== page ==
Establishing good governance arrangements at all levels within your organisation will help support thedecision making and help to ensure that the right decisions are made by the right people at the right time.

Seek assurance At first, second- and third-line levels it is important that Boards, via their audit or risk committees, are assured that key internal controls are operating effectively to support the organisation in meeting its objectives.

Therefore, it should be identified how such assurance will be provided and received, and whether independent assurance needs to be sought over key internal control processes.

This article was originally written by our colleagues at MHA MacIntyre Hudson

Maximising your Deposit returns and Security

As we continue to manage our way through the Covid pandemic and start to see some aspects of life return to some form of normality, many of us will have had considerable time on our hands to consider our own financial wellbeing and this will also be true for Charities.

At MHA Moore and Smalley, we understand that it can be difficult for Charities to build and manage cash reserves.

Interest rates in the UK have been at a low level for several years. Currently the Bank of England are weighing up their options to stimulate the UK economy and give it a much-needed boost to help it through the Coronavirus crisis, including looking at a negative base rate. More potential bad news for savers looking at generating a return from their deposits.

For Charities this leaves them with little or potentially no return on the funds they rely on to keep everything going.

The Financial Planning team at MHA Moore and Smalley can help as planning is the cornerstone of financial confidence. We can assist with reviews of rates, mapping a plan of how to secure the highest rates in the marketplace, with an eye on capital security, conducting due diligence on the institutions, and for a lot of our existing charity clients, providing that extra layer of security and acting as an independent credible challenge to the trustees decisions.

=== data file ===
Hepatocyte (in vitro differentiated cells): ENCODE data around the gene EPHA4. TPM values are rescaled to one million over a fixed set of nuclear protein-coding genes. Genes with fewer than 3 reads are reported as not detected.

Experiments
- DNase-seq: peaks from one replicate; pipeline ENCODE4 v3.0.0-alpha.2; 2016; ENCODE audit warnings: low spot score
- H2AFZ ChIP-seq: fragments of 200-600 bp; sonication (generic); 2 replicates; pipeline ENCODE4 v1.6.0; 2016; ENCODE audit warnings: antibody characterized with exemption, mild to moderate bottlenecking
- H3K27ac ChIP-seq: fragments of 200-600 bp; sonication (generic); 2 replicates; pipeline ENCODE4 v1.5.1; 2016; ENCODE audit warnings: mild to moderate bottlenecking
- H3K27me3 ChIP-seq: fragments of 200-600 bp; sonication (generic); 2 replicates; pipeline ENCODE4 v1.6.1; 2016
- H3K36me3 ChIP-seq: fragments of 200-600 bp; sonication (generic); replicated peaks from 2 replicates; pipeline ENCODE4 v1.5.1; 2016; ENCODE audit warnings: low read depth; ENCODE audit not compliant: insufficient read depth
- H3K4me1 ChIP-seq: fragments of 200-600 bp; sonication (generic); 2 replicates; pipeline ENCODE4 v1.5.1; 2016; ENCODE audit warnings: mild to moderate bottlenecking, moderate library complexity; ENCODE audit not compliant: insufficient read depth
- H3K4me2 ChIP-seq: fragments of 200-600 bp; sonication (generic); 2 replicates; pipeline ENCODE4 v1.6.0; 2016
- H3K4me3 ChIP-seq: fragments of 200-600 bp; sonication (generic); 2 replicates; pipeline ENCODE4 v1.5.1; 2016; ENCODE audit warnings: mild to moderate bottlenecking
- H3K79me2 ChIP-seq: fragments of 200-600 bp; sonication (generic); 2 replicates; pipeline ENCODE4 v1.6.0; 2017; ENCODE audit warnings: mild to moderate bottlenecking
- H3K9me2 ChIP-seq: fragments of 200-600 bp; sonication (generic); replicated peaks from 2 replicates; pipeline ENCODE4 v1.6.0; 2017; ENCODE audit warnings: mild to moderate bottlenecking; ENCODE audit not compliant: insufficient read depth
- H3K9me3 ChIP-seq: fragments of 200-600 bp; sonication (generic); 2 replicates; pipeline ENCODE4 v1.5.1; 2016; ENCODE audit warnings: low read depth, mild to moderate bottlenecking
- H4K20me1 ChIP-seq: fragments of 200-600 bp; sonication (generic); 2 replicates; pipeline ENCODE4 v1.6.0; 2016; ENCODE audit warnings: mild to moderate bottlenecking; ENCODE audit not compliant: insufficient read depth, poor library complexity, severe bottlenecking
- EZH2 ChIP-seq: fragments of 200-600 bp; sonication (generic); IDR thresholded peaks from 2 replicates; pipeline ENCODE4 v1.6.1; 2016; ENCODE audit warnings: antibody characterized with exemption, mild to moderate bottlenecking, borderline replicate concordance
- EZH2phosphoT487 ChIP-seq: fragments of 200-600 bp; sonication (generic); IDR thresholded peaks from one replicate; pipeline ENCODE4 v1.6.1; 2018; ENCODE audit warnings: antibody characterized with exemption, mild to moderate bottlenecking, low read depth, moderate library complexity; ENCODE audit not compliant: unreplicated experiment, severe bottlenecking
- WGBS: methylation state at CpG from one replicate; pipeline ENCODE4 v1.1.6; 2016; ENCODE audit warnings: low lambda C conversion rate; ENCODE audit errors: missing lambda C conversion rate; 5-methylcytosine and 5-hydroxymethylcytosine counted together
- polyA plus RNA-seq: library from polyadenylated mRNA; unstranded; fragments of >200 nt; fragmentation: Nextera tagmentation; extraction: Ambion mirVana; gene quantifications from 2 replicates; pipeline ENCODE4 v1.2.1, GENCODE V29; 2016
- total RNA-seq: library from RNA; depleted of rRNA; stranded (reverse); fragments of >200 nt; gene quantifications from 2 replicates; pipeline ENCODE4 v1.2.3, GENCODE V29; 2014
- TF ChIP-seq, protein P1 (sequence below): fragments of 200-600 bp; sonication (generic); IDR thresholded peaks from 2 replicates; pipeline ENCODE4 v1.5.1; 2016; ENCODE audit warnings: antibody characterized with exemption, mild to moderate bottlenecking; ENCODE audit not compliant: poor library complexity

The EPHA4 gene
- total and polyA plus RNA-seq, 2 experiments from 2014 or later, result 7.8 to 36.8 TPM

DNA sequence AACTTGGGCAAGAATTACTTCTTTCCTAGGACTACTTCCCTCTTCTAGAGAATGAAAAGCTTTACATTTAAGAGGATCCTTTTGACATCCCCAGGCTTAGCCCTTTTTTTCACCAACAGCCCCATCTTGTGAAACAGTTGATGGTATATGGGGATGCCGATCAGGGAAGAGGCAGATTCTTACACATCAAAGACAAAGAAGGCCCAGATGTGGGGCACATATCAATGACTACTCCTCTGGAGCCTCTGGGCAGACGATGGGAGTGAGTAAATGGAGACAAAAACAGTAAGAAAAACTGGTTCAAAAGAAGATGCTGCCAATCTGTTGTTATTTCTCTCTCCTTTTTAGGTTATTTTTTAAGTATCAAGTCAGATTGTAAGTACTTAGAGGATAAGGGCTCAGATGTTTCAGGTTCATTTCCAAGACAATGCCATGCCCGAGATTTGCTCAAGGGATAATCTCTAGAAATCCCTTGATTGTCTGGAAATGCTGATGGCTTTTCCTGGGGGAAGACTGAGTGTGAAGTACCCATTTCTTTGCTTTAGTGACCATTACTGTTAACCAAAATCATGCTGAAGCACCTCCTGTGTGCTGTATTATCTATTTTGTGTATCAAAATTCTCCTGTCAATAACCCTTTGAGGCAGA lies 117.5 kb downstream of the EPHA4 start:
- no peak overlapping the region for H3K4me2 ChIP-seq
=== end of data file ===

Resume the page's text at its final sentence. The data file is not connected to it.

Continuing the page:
As advisers, we provide peace of mind in these uncertain times and help to provide access to rates that are not available in the marketplace. We also take away the headache of research, thus saving time now and in the future on what can be an essential exercise for the charity to maximise its returns.

We do charge fees for our work, but for our existing clients we have been thanked for our efforts and told that we have provided great value for money in the work that we do.

If you feel that you could benefit from an initial no obligation conversation about your own charity’s cash deposits please contact a member of the Financial Planning team on 01772 821 021 or email financialplanning@mooreandsmalley.co.uk

Gift Aid: relaxing of rules

UK Fundraising, in collaboration with CTG, have published details of the relaxation of the following Gift Aid rules:

Cancelled events

HMRC has accepted that a charity may claim Gift Aid on ticket refunds if individuals choose to donate their refund to the charity under Gift Aid. This is subject to the charity informing the individual that the donation is not obligatory but that once made it is non-refundable, alongside a handful of other requirements. This applies to refunds for fundraising events, challenge events, courses and conferences but only if cancelled as a result of COVID-19.

Membership subscriptions

In light of many charities and Community Amateur Sports Clubs (CASCs) reducing or even waiving membership subscriptions as a result of COVID-19, HMRC have accepted that donations made instead of subscriptions and intended to support the charity/CASC may be eligible for Gift Aid. Furthermore, amounts given in excess of reduced subscription rate, may also be eligible for Gift Aid.

Retail Gift Aid Scheme (RGAS)

So long as the charity’s staff have provided an explanation of the Gift Aid scheme to the donor, Gift Aid can be claimed under RGAS with only an ‘oral declaration’. Furthermore, should return notifications be issued by post but not received due to office closure, charities are permitted to continue claiming Gift Aid under RGAS.

Gift Aid Small Donation Scheme (GASDS) HMRC have accepted that cash donors may wish to save up regular donations of under the £30 GASDS limit and give them to a charity in one go once it is safe to do so. Where the charity is happy that these are separate, sub-£30 donations, then the total donation is eligible for GASDS.

This article was originally written by our colleagues at MHA MacIntyre Hudson